“I feel like singing myself, “ laughed Frodo. “Though at the moment I feel more like eating and drinking!”

“That will soon be cured,” said Pippin. “You have showed your usual cunning in getting up just in time for a meal.”

Frodo meets Arwen, who unfortunately in this story will not speak until the very end, at which time she reveals that she is a serious contender for being awesome. But alas, she lies just outside the drive of the quest.

Which brings me to: Tolkien and female characters. At fourteen, I didn’t resent the lack of female characters. I was too used to adventure, action, competence, and ability to drive the plot lying in the hands of male characters. Females were pretty much always sidelines, in service, fridged, waiting for rescue, or trophies. When I met Eowyn I was thrilled.

Over the years, I’ve heard increasing complaints about this aspect of the tale, and even some leveling the same accusation at Tolkien that they have at Lewis: misogynist. While I wish Arwen had a bigger part in this story (or, that some of those scenes tucked off in the appendix might have shown up in this tale), I see no signs of misogyny. What I do see are a few women, and I wonder if the ratio of women to men in this work is roughly contiguous to the ratio of women to men in Tolkien’s life.

He had no sisters. I believe his mom died fairly young. He did have a female cousin who influenced him with her language game, and he met his future wife fairly young, though was not permitted to marry her for a while. Meanwhile there was schooling, which was probably all male, the army and war, which was certainly all male, and then after marriage, his professional life, which took him into all male precincts. He wasn't around women much. I would have adored seeing Rosie and Sam courting before the adventures, but maybe Tolkien didn't visualize such a scene.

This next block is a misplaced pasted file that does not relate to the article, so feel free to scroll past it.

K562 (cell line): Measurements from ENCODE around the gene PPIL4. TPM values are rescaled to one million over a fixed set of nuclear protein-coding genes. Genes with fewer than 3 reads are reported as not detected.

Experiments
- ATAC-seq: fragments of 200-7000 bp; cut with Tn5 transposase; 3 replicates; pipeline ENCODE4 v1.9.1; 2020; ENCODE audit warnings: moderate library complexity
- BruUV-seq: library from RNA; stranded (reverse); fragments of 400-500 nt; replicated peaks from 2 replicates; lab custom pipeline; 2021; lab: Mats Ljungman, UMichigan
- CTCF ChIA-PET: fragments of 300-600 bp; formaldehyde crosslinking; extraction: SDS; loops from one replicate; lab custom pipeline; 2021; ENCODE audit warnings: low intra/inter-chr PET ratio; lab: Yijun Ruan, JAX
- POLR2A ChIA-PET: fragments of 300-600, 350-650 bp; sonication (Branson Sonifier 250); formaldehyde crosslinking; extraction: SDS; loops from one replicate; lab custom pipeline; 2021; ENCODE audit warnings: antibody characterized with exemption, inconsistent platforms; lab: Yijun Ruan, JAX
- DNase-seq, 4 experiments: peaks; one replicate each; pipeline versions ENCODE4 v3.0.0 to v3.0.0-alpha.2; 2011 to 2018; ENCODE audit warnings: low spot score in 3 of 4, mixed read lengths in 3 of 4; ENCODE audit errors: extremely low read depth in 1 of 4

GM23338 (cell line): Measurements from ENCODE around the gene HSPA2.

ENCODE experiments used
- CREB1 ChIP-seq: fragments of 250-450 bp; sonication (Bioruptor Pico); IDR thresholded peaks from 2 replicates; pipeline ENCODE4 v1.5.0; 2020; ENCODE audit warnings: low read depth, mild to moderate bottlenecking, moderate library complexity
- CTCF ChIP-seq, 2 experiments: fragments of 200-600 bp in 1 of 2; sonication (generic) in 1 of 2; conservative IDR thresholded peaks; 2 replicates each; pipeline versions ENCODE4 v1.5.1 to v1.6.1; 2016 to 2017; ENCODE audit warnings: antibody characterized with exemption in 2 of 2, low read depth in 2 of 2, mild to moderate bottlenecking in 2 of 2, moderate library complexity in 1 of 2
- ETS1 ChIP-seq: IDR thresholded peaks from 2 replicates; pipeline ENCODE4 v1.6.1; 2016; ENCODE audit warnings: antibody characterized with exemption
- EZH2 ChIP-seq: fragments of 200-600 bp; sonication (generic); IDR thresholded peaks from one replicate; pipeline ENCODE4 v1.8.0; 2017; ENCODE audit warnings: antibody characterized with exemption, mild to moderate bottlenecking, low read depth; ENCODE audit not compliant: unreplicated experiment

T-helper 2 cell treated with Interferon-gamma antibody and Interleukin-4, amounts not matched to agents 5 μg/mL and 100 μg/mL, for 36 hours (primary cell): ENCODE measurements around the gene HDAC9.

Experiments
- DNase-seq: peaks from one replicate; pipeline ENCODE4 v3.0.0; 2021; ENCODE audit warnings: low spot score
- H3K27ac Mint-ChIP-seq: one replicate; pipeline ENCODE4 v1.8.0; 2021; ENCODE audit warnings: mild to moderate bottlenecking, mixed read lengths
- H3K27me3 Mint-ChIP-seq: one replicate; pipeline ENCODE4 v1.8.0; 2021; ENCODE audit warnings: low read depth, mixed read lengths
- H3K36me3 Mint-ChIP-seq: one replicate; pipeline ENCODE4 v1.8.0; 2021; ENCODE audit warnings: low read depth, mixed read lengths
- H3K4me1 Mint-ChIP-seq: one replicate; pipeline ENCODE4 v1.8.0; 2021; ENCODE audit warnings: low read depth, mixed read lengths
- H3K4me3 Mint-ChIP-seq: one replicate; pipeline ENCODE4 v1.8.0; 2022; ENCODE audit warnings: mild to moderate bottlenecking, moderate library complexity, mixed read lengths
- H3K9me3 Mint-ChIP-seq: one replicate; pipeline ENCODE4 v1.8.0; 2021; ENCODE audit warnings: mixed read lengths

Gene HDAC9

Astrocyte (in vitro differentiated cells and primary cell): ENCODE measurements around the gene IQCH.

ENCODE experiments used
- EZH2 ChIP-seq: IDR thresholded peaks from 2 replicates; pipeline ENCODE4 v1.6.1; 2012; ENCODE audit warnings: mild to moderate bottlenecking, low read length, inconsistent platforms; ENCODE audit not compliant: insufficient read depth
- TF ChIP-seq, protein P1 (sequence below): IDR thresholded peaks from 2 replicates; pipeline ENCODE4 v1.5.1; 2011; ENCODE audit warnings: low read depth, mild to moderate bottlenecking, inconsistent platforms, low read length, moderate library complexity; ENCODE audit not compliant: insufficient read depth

Mrs. Maggot (who makes it clear to her crusty husband that she expects him home betimes), Rosie Cotton, even Lobelia (who becomes a hero in old age), don’t speak much, but they have an effect on their men. Ioreth the gabster, along with the equally gabby herb master who doesn’t get a name, is seen at the end, and of course we get Eowyn and Galadriel. And Shelob. I don’t see misogynism in Shelob—she’s one evil character among how many evil guys?

A thing that does poke me out of the story each reading is the pale skin=beauty and good and dark or black skin = opposite, but the lack of women doesn't.

Anyway, Frodo meets Gimli, whose gallantry impresses me with every reading, and then at last he meets Bilbo again—and the Ring does its best to ruin their relationship.

It’s a brief but really creepy scene: a flash of evil within Elrond’s citadel, making it clear that they really are not 100% safe.

And then it’s time for poetry, and Aragorn has been consulted by Bilbo. Aragorn’s complexity is so subtly indicated here—where his heart lies, and his qualities beyond sword-swinging. He cleans up well, and writes poems. What's not to love?